Announcing Stack Overflow Documentation

We started with Q&A. Technical documentation is next, and we need your help.

Whether you're a beginner or an experienced developer, you can contribute.

Sign up and start helping → Learn more about Documentation →

while the following code:

postImportR = do
    fi <- lookupFiles "file"
    fc <- lift $ fileSource (fi !! 0) $$ consume

seems to work (at least can I "liftIO $ print fc), splitting it off to a function for iterating doesn't:

process :: [FileInfo] -> [String]
process [] = []
process (f:r) = do
    fn <- fileName f
    fc <- lift $ fileSource f $$ consume
    ([fn] : (process r))

postImportR = do
    fi <- lookupFiles "file"
    process fi

or even with a lambda function:

files <- L.map (\f -> (fileName f, lift $ fileSource f $$ consume)) fi

in the Handler it gives me a type error I don't understand.

Where's my fault -- liked to generate content for database import from the file's lines (and to learn some more Haskell, of course).

share|improve this question

You have

fileName :: FileInfo -> Text

so you can't directly use fileName in a do-block like

fn <- fileName f

That would need to be a let-binding

let fn = fileName f

The next thing is what makes process :: [FileInfo] -> [String] impossible(1),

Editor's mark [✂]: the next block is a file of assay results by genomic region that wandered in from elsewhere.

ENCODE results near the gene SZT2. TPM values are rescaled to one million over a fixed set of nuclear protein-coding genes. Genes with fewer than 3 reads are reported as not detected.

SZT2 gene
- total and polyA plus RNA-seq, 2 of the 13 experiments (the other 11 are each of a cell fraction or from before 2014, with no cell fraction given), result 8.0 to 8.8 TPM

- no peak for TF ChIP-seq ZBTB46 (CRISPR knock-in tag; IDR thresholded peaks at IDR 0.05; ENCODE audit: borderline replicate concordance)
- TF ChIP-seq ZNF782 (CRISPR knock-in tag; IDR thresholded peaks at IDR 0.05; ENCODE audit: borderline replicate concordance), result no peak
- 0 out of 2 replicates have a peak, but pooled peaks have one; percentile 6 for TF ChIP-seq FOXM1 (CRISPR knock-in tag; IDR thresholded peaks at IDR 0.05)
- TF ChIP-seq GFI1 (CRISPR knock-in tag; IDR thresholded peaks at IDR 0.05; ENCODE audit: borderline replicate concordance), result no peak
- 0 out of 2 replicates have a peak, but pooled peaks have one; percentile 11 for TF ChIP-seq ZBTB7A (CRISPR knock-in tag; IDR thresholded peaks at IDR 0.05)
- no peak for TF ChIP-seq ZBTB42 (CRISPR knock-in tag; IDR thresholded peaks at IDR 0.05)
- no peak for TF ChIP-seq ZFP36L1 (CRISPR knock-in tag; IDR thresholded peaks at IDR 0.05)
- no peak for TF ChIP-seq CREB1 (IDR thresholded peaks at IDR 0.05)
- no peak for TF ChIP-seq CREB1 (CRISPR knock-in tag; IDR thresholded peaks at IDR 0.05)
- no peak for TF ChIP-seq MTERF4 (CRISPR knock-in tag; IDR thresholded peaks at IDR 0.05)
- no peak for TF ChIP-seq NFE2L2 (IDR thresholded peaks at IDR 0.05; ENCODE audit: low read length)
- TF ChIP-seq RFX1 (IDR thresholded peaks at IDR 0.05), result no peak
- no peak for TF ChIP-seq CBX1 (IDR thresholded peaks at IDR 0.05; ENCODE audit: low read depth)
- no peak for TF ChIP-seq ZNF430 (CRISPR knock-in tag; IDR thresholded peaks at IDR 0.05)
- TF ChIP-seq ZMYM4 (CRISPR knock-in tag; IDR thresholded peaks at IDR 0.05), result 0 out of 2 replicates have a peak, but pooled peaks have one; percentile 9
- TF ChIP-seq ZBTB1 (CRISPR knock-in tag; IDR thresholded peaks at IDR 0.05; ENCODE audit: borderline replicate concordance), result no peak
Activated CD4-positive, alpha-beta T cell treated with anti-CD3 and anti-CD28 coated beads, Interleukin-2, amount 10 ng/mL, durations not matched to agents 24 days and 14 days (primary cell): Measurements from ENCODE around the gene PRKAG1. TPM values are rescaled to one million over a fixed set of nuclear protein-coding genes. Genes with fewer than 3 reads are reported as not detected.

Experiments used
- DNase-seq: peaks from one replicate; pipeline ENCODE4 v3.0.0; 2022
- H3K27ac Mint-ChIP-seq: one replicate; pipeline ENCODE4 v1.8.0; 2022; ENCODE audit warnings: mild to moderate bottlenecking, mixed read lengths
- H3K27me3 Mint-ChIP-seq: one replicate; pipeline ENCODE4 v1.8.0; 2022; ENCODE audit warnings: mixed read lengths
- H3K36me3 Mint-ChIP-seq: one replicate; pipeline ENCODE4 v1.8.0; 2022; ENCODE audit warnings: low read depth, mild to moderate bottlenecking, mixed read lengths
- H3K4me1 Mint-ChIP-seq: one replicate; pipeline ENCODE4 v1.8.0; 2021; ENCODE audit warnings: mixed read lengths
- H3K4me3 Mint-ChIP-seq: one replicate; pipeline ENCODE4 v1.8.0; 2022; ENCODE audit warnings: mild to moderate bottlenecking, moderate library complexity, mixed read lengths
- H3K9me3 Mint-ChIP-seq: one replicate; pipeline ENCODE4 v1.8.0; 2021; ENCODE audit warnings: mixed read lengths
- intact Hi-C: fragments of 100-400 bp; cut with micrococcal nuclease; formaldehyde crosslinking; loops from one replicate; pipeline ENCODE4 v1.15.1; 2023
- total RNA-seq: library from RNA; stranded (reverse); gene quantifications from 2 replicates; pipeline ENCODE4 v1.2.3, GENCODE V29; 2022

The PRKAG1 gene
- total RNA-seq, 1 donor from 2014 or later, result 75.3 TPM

fileSource :: FileInfo -> Source (ResourceT IO) ByteString

so with

fc <- lift $ fileSource f $$ consume

you are in a do-block whose Monad is a MonadIO, and you can't get out of a Monad that can wrap arbitrary IO-actions, just like you can't get out of IO itself.

What you can have is

process :: (SomeFiendishConstraint m) => [FileInfo] -> m [Text]
process [] = return []
process (f:r) = do
    let fn = fileName f
    lift $ fileSource f $$ consume
    fs <- process r
    return (fn : fs)

or, more succinctly,

process = mapM (\f -> lift $ fileSource f $$ consume >> return fileName f)

and then

postImportR = do
    fi <- lookupFiles "file"
    process fi

(1) Barring unsafePerformIO.

share|improve this answer
Thanks a lot! That's great -- but step by step: (1) I know of the difference between "<-" and let-binding, but haven't taken the time to think enough of the consequences, you're right. (2) As I'm really new to Haskell, I still don't understand good enough, what Monads are and how to deal with it, and (3) your 2nd last line is again an example of one of the different flavours of map I still don't have a good idea of. Seems a long way left to go... – user2054578 Feb 14 '13 at 7:56

Your Answer


By posting your answer, you agree to the privacy policy and terms of service.

Not the answer you're looking for? Browse other questions tagged or ask your own question.